You can check out this more mainstreamed wheel that includes each feelings category along with common physical sensations that go with them.

2. Validate your emotions

This infographic shows Plutchik's emotional dyads, such as joy and trust combining to make love.
Plutchik’s dyads. Image Credit: "Chaotic Brain" Wikimedia Commons

Validation is an important part of feelings work. It's when you you recognize and acknowledge that a feeling or experience is real. It's just as important to validate yourself as it is to validate others.

A feelings wheel can help you do that. There's something about seeing a list of emotions that makes them seem more normal. They're so common that millions of other people use feelings lists!

By accepting that your feelings are normal, you can begin to deal with them more easily. For example, saying to yourself, "I shouldn't be disappointed about this," isn't necessarily the best place to start.

However, thinking, "It makes sense that I'm disappointed. A lot of people feel this way," is more helpful. Often just accepting that what you're feeling is normal can make you feel better.

3. Express your emotions

Another reason validation may work is because it's a way to verbalize what you're feeling.

Studies show that naming feelings can help people with emotional regulation. Simply putting a word to what you’re feeling can help release it (Torre & Lieberman, 2018).

Labeling a feeling (with the help of a feelings wheel) could prevent it from activating your amygdala, which begins to release stress hormones when it thinks you're in danger. That release can advance into a stronger responses, like a surge in adrenaline or increased blood pressure.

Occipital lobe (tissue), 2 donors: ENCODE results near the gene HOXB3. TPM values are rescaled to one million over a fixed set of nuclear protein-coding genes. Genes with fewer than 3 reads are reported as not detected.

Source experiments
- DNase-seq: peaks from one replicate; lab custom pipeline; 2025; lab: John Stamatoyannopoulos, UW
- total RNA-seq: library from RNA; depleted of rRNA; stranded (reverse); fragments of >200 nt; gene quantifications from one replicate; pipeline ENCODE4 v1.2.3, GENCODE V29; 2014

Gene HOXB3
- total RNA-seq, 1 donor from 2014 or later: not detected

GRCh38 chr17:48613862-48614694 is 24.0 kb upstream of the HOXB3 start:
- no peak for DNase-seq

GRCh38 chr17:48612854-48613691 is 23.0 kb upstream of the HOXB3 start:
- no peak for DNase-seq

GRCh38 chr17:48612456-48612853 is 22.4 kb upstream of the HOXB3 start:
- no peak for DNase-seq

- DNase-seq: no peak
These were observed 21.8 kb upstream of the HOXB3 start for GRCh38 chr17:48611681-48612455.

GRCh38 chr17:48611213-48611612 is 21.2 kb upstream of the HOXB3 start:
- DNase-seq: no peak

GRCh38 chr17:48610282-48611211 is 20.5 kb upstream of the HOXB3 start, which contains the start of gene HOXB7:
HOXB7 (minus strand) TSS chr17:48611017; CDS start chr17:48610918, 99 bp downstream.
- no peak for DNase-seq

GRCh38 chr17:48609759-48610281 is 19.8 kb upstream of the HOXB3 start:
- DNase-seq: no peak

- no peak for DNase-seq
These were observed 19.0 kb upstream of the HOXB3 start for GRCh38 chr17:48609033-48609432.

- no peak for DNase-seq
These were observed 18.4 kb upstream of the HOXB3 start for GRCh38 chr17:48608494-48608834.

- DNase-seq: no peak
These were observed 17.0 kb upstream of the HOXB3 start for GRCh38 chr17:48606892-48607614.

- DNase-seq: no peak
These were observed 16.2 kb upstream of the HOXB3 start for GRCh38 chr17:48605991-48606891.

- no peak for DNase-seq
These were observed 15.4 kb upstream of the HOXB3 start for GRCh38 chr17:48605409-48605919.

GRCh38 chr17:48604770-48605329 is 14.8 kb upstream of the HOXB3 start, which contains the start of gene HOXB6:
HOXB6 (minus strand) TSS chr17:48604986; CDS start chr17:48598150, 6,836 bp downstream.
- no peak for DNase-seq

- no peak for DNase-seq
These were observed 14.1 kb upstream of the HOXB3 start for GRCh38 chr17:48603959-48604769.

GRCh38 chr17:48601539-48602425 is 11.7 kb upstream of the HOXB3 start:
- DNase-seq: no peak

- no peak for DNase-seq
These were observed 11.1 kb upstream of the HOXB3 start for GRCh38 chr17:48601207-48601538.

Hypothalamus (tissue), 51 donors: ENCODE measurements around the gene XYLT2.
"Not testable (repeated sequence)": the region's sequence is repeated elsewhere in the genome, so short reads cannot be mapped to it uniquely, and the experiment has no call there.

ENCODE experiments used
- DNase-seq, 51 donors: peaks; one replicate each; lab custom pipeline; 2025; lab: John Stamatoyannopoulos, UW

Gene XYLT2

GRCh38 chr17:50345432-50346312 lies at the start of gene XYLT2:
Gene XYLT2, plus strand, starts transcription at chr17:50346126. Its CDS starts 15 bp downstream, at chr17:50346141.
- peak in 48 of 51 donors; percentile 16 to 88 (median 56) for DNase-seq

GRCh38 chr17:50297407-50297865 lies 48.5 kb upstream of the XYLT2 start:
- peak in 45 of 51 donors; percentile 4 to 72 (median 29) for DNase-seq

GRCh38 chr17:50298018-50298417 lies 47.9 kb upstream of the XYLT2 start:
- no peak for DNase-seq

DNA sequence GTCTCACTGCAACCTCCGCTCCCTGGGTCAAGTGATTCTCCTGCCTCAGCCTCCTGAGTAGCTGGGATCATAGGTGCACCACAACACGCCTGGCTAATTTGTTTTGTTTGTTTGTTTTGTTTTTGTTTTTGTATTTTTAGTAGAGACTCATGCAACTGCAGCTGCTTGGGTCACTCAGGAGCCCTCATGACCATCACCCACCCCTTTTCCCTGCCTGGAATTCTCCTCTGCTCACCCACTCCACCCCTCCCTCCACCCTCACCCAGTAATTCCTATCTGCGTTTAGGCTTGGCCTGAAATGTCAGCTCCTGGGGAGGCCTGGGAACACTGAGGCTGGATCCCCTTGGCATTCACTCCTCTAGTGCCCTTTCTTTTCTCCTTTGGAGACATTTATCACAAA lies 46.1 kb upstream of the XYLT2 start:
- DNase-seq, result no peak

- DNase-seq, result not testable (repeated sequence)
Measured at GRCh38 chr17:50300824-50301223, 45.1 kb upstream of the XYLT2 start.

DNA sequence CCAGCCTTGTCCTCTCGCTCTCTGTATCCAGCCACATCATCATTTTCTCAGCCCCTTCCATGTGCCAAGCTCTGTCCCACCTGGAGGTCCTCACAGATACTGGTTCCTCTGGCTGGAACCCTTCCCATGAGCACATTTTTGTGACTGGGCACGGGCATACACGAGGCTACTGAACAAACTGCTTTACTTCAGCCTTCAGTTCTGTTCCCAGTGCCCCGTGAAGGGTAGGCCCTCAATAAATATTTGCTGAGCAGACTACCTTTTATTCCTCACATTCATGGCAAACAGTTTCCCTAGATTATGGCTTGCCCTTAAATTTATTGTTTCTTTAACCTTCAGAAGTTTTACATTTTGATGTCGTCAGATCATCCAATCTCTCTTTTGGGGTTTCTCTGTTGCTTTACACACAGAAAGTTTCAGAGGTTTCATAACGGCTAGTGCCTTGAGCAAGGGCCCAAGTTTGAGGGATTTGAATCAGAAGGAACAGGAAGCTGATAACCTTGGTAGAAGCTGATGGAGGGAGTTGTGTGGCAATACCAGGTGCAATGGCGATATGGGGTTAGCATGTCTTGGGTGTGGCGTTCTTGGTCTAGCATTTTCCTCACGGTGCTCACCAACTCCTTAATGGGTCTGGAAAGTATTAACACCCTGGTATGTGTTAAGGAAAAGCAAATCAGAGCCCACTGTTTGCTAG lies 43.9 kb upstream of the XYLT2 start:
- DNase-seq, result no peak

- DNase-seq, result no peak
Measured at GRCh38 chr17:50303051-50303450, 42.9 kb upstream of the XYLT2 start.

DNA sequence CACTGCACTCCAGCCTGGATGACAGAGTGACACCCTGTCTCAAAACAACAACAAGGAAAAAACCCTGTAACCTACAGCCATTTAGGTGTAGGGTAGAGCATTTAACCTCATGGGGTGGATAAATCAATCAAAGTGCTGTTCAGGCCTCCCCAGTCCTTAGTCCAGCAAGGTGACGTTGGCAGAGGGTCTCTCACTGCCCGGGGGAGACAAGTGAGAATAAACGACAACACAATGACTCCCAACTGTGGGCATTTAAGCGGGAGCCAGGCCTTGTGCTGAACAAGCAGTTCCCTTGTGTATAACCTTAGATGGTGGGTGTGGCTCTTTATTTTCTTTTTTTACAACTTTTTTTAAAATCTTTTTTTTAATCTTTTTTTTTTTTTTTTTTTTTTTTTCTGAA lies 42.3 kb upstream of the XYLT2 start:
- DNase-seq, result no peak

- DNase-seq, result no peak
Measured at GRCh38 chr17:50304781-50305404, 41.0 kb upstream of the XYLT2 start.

So stating “I’m angry” might make you feel less angry, soothing your feelings instead of making them stronger, and preventing problematic behavior that could follow (like throwing your phone across the room).

Researchers are still trying to understand how well, and why, this works.

4. Recognize your physical sensations

Feelings are as much a part of your body as they are your brain. If you ask yourself how you know you're having a feeling, such as hurt or anxious, it's often because you feel it in your body.

Many people experience butterflies in their stomach, shakiness, or crying when they're upset. That's how they, and others, recognize they're having a strong emotion.

Beginning to look for your physical sensations can help you identify feelings, especially when you typically have trouble doing so. Our emotions wheel and worksheets includes physical sensations and coping skills along with common feelings. You can view it here.

5. Ride out your feeling

While having difficult emotions can be disturbing, they don't have to be something to get rid of. In fact, sometimes riding them out can resolve them faster. This may be the case if you've ever noticed that you feel better temporarily but the feeling keeps coming back.

Riding out the emotion can help it naturally resolve in the body. It also gives you time to figure out your trigger, and what keeps making you feel this way. Sometimes recognizing that alone helps, and other times talking it out with someone else can hep release it.

6. Practice emotional coping

You can put the steps above together to practice dealing with particularly disturbing emotions.

If you become upset every time a certain topic comes up, it may be helpful to work through it. You may be able to resolve the emotion itself, or figure out a better way to cope with it.